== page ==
This is the first of a three part series.
Using our credit cards online is a security risk, but one most of us deal with. Actually, credit card payment for goods on line is relatively safe from fraudulent charges because credit card companies are required by US federal law to charge you a maximum of $50 dollars US if someone made unauthorized charges on your account (country laws may prevail here, so if you live outside the US, this may be different.) And if you discover a fraudulent charge and report it to the credit card company within 24 to 48 hours of receiving the statement, most will not charge you anything at all (Generally this takes effect after you submit an affidavit to their Fraud Department that you DID NOT make the charge.)
However, that does not make you safe from Identity Theft nor does it make your account number safe from the bad guys SELLING it to other bad guys. There are a whole host of other “bad” things that can happen to you if your CC account number gets stolen; such as the hassles you may have to endure if you need to change your account number, and regular monthly charges to the “old” account don’t go through because of that (changing the account number itself is a hassle). So just because you don’t necessarily have to suffer the fraudulent charges doesn’t mean you are safe from other consequences.
While there are some alternatives to CC payment, such as PayPal, configured to link with your checking account as the mode of payment (you can use PayPal to pay by Credit Card too), not all vendors use PayPal.
There are several things you can do to reduce the risk of your credit card account number getting stolen online. (Remember, you can only REDUCE your risk, you can’t eliminate it entirely . . . there’s no such thing as 100% security . . . so this is NOT a guarantee.)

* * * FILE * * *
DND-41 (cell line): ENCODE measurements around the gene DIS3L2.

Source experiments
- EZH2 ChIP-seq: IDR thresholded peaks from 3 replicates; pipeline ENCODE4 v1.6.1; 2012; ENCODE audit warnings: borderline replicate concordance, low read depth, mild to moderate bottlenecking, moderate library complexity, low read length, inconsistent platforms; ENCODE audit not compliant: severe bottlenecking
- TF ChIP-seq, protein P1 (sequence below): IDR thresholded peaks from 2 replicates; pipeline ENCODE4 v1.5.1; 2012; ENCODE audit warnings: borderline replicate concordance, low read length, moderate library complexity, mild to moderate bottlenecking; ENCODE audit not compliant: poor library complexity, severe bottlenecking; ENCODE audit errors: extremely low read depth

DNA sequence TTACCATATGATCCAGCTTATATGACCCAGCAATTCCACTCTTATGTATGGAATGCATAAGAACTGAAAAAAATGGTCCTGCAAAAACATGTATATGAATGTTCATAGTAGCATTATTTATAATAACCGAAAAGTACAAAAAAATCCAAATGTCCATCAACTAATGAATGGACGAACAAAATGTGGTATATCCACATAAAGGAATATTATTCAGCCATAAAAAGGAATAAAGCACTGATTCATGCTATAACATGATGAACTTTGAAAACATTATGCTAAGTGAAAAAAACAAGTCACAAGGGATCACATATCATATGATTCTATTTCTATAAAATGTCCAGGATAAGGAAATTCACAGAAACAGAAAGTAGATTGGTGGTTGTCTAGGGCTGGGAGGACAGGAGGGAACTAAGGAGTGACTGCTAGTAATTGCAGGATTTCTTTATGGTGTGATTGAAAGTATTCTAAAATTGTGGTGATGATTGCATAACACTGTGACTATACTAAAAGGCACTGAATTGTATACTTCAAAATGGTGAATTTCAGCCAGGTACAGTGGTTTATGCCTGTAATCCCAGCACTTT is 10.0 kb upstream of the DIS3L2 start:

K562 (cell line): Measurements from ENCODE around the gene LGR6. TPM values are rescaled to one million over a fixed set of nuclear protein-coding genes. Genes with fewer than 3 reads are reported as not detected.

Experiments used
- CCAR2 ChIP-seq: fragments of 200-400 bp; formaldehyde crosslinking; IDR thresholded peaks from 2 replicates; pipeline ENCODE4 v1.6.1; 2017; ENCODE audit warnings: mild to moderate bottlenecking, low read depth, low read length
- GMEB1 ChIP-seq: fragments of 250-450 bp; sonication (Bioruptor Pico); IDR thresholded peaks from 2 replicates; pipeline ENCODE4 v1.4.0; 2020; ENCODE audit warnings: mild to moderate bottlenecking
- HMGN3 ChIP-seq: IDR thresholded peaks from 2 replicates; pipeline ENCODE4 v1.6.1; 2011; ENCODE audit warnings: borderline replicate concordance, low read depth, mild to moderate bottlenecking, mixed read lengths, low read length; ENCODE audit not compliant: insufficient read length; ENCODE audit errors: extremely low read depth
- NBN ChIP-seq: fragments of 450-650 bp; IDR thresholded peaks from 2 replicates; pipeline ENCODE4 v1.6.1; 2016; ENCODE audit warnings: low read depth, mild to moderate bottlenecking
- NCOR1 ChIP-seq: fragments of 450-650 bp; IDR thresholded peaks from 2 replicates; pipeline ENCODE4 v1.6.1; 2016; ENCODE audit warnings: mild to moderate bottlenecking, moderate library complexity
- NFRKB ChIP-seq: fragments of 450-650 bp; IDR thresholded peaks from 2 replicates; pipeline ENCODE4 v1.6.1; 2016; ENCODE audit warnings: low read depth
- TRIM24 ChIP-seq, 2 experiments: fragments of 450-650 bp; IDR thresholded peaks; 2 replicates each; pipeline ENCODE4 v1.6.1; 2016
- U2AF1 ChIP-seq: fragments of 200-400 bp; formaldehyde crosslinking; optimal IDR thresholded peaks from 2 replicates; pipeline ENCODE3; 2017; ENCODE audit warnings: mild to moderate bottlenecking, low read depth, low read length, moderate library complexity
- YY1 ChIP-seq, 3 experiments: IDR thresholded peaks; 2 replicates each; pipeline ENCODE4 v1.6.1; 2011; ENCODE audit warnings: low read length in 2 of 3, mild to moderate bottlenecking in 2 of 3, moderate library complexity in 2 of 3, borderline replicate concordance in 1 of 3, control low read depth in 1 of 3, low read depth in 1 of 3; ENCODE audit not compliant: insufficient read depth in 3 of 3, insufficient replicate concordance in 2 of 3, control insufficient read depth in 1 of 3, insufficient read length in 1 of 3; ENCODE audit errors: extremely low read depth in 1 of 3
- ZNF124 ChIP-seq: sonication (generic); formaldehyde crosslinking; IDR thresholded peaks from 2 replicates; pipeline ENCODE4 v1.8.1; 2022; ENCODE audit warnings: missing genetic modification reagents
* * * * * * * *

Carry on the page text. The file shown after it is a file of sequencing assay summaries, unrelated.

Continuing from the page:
In Part 1 here, I will deal with encryption as the mechanism for reducing risk.
Make sure your vendor uses secure encryption on the transaction page . . . indicated by an “https” in your browser’s address bar. That’s not necessarily a guarantee your account number won’t be stolen (more on that in a bit), but if the transaction page does NOT have Secure Sockets Layer (SSL) encryption, then it’s like shouting your account number to a clerk in a crowded brick and mortar store . . . everybody hears you say your account number. If the checkout page is NOT under valid SSL, DO NOT give out any personal information such as your Credit Card number.
There used to be a “lock” icon down in the status bar of IE to indicate SSL encryption, but recent versions have moved that “lock” icon up to the address bar. Clicking that icon in IE will give you SSL Certificate information:
This will give you a lot of information about the certificate, most of it geek stuff . . . but for the casual user, checking the Expires On” date/time info is a good first step because some vendors allow their certificate to expire.
(The Linux version of FF 10.0.2 for viewing the certificate information is essentially the same, with the obvious appearance changes in the UI.)
If the certificate is expired, you may want to contact the vendor if it’s one you trust and want to use. Some vendors truthfully do not realize their certificate has expired, and then some are flat out scammers. (More on how scammers can acquire SSL Certificates later in the article).
If you use any other browser, make sure whatever you use is equipped to give you SSL certificate info (I know Opera, Chrome, and Safari will) . . . as far as reflecting “https” in the address bar, all have that capability (since that actually comes from the server you are connecting to).
“SSL” is actually the phrase for the encryption transmission protocol (originally developed by Netscape), but “SSL” and “SSL Certificate” are terms often used interchangeably with “encryption.” Not necessarily technically accurate, but many times common usage isn’t either.
There are a lot of differences between “Geekspeak” and common usage Plain English.
Now let’s see if I can wrap this all together.
The reason you want to check that the payment transaction page is SSL secure is because you don’t want anybody other than the vendor “listening in” and “hearing” what your credit card account number is.
Some SSL Certificates (“EV”, “Extended Validation” certificates . . . reflected by the green color in the address bar . . . ensure encryption is used but ALSO tells you that who you think you’re doing business with IS actually who you’re doing business with. In other words, a green indication says that the vendor’s identity has been verified by the Certificate Authority. The plain vanilla SSL encryption, which only provides encryption but not site ownership verification, is indicated by blue.